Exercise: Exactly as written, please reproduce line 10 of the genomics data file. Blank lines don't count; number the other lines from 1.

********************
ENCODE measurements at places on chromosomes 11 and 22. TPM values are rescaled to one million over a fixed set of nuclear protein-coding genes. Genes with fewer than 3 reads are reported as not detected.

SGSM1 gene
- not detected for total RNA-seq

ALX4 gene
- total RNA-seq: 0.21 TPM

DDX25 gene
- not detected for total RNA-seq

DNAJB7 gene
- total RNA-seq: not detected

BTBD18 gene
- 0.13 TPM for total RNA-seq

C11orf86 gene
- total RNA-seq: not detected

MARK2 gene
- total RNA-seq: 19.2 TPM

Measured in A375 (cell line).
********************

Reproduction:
BTBD18 gene